A fundamental debate
Economists never stop debating the fundamental question whether stock prices are solely determined by rational considerations. Until the 1980s, it used to be widely assumed that stock prices are determined by purely rational processes. However, this assumption has come under increasing scrutiny, including from Robert Shiller, the recent Nobel Prize laureate. An increasing number of factors that would appear irrelevant from a rational perspective were found to play a role in stock price formation. A new field of research, now known as behavioural finance, was born..
The emotional investor
An important factor – that sits awkwardly within the rational framework yet does influence stock prices – are investors' fluctuating emotions. Stock prices turn out to be sensitive to a range of factors including variation in the amount of sunshine, the daylight saving time changeover and the outcomes of sporting events. Investors tend to be more bullish, for instance, when their favourite football team has done well. It is not uncommon for stock prices to fall on the day after the national side drops out of the FIFA World Cup competition.
Elimination depresses stock prices
Recent research shows that emotions influence stock prices even where a high degree of rationality in price setting might be expected. The study in question looks at the stock price of a company listed in multiple countries including France and Italy. In particular, it examines the way the stock price responded to the elimination of these two countries from the 2010 FIFA World Cup in South Africa. The stock prices in both countries are expected to remain quite close to each other, because any difference would create an opportunity for investors to make a quick profit.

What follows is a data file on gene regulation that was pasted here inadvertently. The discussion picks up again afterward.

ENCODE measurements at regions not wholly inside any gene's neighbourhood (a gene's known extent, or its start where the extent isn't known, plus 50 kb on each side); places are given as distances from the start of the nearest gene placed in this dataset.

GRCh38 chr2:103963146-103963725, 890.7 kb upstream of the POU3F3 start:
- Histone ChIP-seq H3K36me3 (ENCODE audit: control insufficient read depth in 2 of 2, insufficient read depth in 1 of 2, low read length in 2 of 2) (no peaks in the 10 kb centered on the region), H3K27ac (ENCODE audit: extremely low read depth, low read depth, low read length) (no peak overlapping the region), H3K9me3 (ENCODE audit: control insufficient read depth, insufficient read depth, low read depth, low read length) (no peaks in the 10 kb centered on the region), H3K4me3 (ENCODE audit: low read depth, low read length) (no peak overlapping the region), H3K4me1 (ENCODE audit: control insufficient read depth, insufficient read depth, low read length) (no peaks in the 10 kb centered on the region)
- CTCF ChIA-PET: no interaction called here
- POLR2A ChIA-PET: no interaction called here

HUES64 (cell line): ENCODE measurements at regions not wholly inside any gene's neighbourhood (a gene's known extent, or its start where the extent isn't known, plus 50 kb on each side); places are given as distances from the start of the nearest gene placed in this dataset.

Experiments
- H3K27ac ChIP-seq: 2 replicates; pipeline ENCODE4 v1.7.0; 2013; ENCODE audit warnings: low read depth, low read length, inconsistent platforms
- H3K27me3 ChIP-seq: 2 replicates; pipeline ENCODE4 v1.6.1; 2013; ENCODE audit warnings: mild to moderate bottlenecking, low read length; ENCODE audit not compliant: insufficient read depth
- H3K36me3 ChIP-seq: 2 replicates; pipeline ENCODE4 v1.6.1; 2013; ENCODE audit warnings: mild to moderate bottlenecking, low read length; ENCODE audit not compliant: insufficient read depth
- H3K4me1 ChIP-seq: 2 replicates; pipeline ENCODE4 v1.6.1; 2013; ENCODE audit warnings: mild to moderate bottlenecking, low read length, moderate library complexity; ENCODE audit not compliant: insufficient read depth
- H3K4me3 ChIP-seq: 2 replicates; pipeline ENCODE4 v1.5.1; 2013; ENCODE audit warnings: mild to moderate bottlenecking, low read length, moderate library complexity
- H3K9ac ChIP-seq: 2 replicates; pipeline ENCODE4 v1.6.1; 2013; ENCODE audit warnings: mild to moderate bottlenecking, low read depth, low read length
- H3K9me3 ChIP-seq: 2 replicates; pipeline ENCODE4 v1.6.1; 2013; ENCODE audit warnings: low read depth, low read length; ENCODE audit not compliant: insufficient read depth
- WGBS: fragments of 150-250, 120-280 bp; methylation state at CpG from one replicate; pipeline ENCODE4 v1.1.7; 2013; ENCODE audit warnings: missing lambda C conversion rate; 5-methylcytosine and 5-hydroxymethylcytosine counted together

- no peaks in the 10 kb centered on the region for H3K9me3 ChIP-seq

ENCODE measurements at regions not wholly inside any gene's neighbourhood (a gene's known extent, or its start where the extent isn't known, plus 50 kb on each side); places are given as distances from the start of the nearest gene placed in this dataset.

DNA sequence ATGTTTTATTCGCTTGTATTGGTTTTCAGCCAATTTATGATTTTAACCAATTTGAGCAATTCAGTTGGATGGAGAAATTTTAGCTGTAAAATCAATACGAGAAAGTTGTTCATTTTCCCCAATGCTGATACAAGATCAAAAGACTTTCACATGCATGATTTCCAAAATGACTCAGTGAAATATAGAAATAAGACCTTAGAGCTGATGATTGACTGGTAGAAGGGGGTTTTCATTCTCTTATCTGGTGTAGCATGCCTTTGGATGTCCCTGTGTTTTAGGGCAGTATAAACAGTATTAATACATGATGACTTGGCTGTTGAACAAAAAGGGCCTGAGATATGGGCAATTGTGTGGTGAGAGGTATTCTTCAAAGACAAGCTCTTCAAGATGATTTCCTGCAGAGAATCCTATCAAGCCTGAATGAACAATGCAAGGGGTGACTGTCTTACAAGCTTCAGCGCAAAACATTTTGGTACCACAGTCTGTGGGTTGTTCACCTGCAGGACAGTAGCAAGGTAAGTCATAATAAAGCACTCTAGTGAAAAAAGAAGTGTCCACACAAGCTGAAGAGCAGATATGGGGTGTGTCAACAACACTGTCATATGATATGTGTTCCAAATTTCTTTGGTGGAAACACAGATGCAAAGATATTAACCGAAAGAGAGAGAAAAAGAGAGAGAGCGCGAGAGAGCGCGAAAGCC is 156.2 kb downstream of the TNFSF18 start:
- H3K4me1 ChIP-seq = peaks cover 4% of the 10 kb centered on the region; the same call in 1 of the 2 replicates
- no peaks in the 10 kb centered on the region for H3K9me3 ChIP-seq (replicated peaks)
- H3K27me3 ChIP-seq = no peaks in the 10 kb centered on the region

However, even during a match, stock prices in the country whose team faces elimination fall significantly below those in the other country. On 22 June, for instance, France played its final group match against South Africa. At half time, the French faced a 2-0 gap to bridge, failing which they would be eliminated. The mood among investors in France soured, and stock prices fell. Figure 1 shows how clearly the price effect showed in the share under examination. At the close of the trading day, there was a strong downward movement in the price deviation between Paris and Milan, because the price in France dropped suddenly.
Figure 1: Price deviations during football matches